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Poets’ First and Last Books in Dialogue


Thomas Simmons

A poet’s œuvre is typically studied as an arc from the first work to the last work, including everything in between as a manifestation of some advance or reversal. What if the primary relationship in a poet’s œuvre is actually between the first and last text, with those two texts sharing a compelling private language? What if, read separately from the other work, the first and last books reveal some new phenomenon about both the struggles and the achievement of the poet?
Drawing on phenomenological and intertextual theories from Ladislaus Boros, Julia Kristeva, Theodor Adorno, and Peter Galison, Poets’ First and Last Books in Dialogue examines the relevant texts of Robert Lowell, Elizabeth Bishop, Anne Sexton, Thom Gunn, Sylvia Plath, and Ted Hughes. In each of these poets’ first books, Thomas Simmons examines both the evidence of some new phenomenon and a limit or unsolved problem that finds its resolution only in a specific conversation with the final text. By placing the texts in dialogue, Simmons unveils a new internal language in the work of these groundbreaking poets. The character of this illumination expands in a coda on Robert Pinsky, whose career is particularly marked by what neurologist Antonio Damasio calls the moment of «stepping into the light.»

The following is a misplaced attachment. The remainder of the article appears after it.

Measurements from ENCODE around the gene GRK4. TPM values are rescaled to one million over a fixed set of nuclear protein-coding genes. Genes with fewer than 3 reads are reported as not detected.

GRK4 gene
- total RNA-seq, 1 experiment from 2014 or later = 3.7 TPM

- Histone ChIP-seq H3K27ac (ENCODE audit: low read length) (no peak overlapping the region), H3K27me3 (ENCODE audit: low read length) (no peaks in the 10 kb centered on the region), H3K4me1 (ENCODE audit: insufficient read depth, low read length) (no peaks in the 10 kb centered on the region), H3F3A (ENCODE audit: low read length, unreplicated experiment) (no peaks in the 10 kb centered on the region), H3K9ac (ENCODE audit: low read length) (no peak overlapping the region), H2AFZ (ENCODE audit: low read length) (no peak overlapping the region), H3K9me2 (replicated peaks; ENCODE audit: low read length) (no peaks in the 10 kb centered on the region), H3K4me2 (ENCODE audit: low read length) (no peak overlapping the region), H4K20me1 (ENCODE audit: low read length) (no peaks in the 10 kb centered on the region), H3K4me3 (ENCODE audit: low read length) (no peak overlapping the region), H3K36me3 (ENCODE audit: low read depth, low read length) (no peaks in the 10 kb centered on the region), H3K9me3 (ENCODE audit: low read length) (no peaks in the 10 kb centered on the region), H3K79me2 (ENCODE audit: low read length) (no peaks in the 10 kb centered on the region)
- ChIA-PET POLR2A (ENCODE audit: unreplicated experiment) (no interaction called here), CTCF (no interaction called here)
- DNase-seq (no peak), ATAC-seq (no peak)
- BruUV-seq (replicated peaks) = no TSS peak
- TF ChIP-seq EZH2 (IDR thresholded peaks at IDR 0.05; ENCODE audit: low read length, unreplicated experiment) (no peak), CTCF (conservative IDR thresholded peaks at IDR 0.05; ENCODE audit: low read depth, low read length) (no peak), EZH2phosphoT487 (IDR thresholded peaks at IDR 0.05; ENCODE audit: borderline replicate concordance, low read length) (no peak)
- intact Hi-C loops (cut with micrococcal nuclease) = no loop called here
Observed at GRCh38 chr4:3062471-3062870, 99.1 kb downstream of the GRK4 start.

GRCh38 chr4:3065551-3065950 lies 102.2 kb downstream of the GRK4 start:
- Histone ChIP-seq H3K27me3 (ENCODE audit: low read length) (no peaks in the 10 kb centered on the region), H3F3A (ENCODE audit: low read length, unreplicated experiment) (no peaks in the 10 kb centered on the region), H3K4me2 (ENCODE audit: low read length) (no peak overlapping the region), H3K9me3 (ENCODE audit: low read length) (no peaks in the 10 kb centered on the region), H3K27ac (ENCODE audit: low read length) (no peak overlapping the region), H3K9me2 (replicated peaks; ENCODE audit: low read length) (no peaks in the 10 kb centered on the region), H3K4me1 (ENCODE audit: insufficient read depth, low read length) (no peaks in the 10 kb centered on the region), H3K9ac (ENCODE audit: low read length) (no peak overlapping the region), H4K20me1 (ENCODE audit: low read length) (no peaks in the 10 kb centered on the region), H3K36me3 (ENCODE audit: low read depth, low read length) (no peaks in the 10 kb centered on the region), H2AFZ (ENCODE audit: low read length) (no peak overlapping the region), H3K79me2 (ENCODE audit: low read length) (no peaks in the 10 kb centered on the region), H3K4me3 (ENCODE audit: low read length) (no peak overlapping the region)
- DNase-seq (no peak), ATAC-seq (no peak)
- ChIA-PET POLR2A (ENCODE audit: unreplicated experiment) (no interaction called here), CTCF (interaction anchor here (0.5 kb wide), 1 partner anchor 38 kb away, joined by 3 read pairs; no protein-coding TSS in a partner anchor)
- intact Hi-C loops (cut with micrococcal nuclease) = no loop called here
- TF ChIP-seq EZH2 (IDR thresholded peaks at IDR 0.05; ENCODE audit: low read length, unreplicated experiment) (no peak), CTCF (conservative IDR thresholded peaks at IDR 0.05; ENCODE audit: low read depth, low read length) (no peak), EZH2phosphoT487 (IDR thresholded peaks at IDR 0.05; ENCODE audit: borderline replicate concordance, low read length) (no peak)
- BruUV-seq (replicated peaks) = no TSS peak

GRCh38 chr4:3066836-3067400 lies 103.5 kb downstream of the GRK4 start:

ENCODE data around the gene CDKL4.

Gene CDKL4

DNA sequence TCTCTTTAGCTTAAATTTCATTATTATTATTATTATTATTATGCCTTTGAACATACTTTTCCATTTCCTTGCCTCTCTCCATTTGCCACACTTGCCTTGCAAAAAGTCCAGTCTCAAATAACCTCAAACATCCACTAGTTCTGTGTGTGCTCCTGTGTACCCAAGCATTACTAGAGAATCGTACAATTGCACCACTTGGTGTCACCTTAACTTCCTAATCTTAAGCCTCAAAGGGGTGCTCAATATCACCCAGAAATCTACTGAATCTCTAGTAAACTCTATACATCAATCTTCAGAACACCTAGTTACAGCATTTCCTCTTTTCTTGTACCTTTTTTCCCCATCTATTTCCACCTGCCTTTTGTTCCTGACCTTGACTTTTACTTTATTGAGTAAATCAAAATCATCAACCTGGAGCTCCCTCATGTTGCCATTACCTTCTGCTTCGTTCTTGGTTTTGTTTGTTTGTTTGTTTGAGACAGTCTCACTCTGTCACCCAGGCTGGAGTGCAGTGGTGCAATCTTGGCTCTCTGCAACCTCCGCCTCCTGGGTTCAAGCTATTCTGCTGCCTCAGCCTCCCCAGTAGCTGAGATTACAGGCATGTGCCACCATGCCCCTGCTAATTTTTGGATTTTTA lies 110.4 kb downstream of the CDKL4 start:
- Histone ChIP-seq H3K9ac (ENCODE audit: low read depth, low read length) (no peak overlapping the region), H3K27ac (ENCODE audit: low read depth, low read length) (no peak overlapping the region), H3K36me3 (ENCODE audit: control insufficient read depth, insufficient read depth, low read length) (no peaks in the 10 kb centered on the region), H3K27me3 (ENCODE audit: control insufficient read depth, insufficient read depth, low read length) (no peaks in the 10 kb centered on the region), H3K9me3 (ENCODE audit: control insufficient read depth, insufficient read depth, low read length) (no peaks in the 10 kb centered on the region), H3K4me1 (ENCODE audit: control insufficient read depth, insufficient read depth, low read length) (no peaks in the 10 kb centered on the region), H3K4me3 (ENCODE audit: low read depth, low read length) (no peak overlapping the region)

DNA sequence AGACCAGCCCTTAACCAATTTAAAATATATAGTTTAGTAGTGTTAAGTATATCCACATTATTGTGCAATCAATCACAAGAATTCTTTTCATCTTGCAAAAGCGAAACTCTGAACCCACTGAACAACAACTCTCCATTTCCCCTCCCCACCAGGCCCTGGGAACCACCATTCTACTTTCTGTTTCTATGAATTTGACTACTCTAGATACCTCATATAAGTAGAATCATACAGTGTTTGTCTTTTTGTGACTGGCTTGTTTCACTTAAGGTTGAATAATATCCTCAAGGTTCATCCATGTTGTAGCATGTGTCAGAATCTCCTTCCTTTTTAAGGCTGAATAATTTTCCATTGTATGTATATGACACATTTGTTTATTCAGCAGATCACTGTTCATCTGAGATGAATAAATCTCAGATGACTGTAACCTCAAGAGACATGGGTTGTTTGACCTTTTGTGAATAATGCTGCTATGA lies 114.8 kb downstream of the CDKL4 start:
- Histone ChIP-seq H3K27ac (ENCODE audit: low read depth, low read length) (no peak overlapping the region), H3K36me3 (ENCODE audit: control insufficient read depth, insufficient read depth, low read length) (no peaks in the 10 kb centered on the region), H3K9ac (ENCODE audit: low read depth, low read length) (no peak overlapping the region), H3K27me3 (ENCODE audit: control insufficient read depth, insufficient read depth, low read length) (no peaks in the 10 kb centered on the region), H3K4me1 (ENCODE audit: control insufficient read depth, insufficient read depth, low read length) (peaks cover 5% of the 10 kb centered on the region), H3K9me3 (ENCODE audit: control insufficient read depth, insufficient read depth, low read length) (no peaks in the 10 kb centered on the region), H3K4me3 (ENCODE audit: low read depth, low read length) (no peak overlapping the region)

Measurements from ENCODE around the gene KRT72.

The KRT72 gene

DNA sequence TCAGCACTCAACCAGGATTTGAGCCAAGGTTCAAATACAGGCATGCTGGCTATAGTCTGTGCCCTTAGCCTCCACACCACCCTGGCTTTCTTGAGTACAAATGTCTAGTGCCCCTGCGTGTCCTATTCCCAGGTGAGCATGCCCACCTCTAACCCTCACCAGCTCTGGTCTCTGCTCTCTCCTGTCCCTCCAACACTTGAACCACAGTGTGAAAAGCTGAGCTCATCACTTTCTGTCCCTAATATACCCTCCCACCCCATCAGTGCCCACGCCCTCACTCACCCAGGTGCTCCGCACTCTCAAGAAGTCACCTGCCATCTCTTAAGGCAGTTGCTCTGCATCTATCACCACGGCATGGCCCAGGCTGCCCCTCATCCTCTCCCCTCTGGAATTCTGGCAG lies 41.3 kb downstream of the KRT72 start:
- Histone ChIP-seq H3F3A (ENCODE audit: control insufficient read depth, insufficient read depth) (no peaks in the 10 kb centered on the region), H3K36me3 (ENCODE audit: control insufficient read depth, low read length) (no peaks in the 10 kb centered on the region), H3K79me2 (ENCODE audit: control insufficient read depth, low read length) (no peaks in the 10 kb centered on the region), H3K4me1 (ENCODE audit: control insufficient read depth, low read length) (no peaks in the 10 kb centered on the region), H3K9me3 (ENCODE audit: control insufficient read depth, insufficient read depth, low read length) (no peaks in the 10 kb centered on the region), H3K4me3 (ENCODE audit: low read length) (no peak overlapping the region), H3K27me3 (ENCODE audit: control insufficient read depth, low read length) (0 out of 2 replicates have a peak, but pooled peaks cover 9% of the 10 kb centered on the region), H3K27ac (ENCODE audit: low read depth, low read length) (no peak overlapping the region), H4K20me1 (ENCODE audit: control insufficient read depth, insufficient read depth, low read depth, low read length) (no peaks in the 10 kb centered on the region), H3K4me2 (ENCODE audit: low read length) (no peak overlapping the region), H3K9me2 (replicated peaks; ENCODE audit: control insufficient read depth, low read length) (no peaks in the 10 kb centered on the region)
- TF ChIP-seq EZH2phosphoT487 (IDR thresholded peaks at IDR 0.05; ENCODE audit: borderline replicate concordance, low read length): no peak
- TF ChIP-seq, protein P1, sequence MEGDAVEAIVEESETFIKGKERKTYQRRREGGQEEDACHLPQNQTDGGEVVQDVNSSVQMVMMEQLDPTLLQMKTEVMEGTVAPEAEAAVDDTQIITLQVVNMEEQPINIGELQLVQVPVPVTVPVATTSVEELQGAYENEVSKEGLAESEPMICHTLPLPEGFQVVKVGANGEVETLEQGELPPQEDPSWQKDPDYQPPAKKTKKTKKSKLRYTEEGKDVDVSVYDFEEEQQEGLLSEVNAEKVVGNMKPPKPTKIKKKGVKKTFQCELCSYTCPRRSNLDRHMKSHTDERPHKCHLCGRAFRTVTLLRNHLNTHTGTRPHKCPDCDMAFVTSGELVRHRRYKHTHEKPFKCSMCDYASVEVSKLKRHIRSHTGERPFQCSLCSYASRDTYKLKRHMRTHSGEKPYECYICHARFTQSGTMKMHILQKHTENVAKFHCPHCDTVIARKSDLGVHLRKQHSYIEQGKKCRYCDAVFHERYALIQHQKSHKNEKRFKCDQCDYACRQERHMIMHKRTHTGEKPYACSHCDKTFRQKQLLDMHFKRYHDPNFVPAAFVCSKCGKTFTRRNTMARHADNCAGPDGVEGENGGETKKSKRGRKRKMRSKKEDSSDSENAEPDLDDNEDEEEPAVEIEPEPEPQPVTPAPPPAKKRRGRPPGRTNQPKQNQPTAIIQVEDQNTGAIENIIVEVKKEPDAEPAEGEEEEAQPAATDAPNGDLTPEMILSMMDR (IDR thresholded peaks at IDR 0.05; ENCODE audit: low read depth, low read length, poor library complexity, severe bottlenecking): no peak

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Chapter Five SYLVIA PLATH, THE COLOSSUS AND OTHER POEMS, AND ARIEL Although Frieda Plath Hughes’ Ariel: The Restored Edition has been in print since 2004, it is both important and irritating to observe that the edition of Ariel that most readers still have in mind is the “original” 1965 version, re-created by Ted Hughes from Plath’s man- uscript and with Robert Lowell’s introduction. Though Frieda Hughes’ restored edition of Ariel is the one that truly speaks back to the 1960-62 The Colossus and Other Poems, I want to open with Hughes’ version because its emphasis on the performativity of the first-person narrator is so striking. Moreover, it is clearly an autobio- graphical performativity: with “Morning Song,” about ambivalent motherhood, “The Couriers,” about betrayal, “Sheep in Fog,” about merging with the universe, “The Applicant,” about anonymity, and then the first show-stopper—“Lady Lazarus”—the order of the po- ems is absolutely arresting. It shows a first-person narrator in the act of laying out her compromised identity systematically, and it abso- lutely insists that the reader identify the author with this narrator. As Ted Hughes acknowledged in the 1982 Collected Poems, and as Frieda and Diane Middlebrook explain in more detail, respectively, in Ariel: The Restored Edition and Her Husband: Sylvia Plath and Ted Hughes: A Marriage, Hughes had a number of reasons for re-arranging what Sylvia Plath (1932-1963) had set out. As Frieda explains, In considering Ariel for publication my father had faced a dilemma. He was well aware of the...

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